September 11, 1889

September 11th.

This morning we started early for the Exposition. We entered the main gate, went through a great stone building Du-Palais-des-Beaux-Arts, and found ourselves in a garden of flowers. How shall I describe it. Nothing but actual vision can give the least index of it. The flowers of the Centennial were nothing compared to it. Immense borders of roses all about, then beds of Dahlias in every hue in perfection of flowering and then Reign Marguerites, Nasturtiums, trimmed, running high and low one solid mass of flower Flox, Tulips, Gladiolas pink, yellow, white, purple etc. Every color and every flower in full and perfect bloom. Mr. Gill would have simply gone insane, and we almost did. How Lilly enjoyed it.

Then we went on under the Eiffel Tower to the Main building. It is perfectly immense and perfectly magnificent. China, silverware Goebelin tapestries, glass, dressed by the hundreds, silks, velvets, shoes, diamonds, statuary etc. etc. and each and every one surpassing anything I have ever seen. Nearly everything is for sale, and it seems that I shall never be able to hold on to myself and not buy some beautiful things. Paris is the most entrancing place and it is simply impossible not to spend money. We met our Gascoyne friends and also Mr. Scoffy.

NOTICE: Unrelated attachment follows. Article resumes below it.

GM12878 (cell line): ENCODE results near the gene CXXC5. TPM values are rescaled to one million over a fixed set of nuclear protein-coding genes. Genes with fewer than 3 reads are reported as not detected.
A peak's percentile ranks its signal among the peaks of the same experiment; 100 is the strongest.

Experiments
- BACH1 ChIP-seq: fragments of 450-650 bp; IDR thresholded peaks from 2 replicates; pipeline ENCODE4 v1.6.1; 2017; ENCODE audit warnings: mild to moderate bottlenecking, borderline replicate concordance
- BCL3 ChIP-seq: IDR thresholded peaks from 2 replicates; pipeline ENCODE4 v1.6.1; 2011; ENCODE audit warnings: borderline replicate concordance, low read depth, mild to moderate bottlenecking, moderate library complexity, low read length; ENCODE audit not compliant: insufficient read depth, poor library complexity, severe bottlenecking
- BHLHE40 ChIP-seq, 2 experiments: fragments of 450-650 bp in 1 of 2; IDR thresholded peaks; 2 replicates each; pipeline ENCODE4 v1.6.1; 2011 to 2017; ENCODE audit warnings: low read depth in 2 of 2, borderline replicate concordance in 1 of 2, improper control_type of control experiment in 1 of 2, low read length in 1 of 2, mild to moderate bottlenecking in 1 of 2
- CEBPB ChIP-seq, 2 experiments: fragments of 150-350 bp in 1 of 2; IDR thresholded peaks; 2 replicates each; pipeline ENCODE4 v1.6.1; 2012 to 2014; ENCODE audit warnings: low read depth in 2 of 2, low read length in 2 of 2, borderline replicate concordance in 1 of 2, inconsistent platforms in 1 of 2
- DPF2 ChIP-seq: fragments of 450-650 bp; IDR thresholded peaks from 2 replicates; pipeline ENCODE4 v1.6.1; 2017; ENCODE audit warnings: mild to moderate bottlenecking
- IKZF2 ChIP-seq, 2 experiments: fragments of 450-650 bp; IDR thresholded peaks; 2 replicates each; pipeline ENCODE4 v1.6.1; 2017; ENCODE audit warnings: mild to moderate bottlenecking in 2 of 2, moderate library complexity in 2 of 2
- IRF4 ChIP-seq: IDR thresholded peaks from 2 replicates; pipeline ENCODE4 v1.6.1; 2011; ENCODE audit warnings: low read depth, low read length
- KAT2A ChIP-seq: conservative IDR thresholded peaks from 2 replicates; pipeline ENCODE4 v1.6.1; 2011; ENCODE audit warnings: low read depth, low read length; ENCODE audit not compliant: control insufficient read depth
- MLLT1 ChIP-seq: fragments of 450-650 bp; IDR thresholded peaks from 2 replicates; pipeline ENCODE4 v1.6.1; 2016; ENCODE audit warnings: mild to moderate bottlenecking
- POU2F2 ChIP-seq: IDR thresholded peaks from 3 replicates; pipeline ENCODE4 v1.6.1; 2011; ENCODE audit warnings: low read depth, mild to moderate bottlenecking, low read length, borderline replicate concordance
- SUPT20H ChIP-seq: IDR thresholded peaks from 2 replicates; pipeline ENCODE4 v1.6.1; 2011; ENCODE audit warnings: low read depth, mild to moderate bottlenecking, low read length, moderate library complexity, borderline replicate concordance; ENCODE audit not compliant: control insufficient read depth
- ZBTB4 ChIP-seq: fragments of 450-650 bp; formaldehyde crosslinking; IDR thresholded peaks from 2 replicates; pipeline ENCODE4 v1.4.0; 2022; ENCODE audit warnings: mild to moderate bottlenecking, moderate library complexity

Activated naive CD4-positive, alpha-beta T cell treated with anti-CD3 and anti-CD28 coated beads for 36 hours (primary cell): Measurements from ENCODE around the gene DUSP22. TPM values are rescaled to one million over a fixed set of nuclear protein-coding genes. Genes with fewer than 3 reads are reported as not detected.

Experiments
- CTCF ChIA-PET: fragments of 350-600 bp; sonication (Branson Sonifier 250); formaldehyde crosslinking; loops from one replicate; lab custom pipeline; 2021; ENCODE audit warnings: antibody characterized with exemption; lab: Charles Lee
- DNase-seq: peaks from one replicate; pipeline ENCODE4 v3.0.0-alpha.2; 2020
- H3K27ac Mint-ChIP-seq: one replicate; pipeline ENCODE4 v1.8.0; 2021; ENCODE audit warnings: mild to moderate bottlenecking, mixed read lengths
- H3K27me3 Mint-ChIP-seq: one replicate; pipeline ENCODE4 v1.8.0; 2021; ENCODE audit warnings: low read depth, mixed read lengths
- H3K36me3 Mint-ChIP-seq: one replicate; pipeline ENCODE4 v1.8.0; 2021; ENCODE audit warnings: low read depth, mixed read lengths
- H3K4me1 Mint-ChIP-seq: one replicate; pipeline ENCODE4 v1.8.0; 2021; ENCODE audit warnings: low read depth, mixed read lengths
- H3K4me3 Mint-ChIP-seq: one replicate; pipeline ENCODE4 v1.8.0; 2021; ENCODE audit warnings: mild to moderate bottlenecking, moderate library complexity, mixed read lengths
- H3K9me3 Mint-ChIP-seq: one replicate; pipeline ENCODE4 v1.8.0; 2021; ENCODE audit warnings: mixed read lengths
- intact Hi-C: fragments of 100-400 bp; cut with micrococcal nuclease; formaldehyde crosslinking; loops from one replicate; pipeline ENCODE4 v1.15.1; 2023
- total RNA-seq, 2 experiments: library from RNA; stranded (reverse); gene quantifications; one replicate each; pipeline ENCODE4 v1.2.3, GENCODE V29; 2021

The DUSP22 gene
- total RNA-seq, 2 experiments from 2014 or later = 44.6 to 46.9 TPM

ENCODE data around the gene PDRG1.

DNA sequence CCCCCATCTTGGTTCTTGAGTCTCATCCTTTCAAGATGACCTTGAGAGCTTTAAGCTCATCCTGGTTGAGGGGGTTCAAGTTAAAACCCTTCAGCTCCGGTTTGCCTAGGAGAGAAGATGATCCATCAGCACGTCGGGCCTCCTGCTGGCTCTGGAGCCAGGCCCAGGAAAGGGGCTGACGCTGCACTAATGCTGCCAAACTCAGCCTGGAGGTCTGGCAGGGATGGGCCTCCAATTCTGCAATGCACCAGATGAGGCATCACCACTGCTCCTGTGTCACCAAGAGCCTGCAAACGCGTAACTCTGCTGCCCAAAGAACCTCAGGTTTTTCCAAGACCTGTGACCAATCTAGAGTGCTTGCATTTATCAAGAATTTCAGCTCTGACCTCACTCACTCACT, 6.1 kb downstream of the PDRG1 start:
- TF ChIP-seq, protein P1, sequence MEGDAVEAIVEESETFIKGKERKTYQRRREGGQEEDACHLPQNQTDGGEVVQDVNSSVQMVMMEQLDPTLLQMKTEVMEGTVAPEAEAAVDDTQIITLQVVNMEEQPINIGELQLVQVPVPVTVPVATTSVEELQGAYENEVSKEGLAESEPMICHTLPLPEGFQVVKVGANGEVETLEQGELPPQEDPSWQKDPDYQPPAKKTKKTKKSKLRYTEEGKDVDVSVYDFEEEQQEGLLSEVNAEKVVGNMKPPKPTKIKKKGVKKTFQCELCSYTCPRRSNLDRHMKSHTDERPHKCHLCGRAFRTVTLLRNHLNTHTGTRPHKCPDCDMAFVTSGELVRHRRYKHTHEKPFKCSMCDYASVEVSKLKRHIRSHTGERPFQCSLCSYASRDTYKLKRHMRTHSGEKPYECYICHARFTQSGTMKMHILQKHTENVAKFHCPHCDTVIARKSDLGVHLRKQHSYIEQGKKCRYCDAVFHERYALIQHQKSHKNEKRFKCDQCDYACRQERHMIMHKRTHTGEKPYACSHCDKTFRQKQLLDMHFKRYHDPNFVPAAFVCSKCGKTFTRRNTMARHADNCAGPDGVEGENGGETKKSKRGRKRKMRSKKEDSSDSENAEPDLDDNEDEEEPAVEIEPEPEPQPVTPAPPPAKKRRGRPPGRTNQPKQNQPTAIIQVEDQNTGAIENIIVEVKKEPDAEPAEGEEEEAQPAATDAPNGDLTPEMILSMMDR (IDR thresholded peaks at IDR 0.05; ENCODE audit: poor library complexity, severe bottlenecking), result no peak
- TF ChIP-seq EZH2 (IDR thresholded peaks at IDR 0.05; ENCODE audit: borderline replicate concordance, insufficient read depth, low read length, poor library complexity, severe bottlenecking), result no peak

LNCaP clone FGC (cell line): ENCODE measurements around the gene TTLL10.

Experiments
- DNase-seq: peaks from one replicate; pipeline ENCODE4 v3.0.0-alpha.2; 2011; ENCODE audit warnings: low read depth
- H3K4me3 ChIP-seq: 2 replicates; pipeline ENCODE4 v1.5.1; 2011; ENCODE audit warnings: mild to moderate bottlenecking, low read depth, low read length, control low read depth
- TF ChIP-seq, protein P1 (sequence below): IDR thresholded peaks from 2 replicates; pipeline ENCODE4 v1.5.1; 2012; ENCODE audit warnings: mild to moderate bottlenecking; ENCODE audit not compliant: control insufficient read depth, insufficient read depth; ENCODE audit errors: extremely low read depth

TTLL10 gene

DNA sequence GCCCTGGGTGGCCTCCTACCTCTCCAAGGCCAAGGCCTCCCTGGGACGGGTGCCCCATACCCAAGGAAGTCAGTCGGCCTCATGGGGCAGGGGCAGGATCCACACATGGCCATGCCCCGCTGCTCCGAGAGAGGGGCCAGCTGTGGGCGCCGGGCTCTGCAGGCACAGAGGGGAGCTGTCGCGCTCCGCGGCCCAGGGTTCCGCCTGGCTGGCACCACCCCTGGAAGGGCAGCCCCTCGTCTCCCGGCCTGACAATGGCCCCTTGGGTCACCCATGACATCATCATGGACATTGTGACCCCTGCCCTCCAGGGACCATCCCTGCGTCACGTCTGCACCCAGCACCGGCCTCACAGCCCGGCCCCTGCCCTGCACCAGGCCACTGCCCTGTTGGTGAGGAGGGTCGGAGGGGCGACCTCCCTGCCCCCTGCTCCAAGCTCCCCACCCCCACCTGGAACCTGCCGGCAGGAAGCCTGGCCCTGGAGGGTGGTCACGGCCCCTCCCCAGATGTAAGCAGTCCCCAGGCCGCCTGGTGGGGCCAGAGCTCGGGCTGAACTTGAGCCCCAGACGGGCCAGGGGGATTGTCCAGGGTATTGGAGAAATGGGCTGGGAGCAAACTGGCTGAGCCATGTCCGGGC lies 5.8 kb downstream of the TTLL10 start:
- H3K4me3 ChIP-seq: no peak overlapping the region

[“Du-Palais-des-Beaux-Arts” translates as “The Palace of Fine Arts.” The Eiffel Tower debuted at this Exposition Unverselle, chosen by the organizers as the monument to celebrate the centennial of the French Revolution (over a proposal for a giant guillotine). A number of photos of the 1889 Exposition, including photos of the Eiffel Tower and  Palais du Beaux-Arts, are digitized here.]

[While Addie doesn’t say for sure, I believe “the Centennial” she references here is likely the Centennial Exposition of 1876, held in Philadelphia, Pennsylvania, to celebrate a century of American independence. One of the best guide books to the Centennial Exposition is now digitized. This was the first official World’s Fair held in the United States.]

[Properly spelled “Gobelin” in English (“Tapisserie des Gobelins” in French), this manufacturer was taken over by the French government in 1662. Some details and several examples are on this English-language page from the Getty Museum. Another English-language page on Gobelins Manufacture, which also made furniture and other goods for European royalty, is here (French-language version here). The site is now a museum in Paris.]


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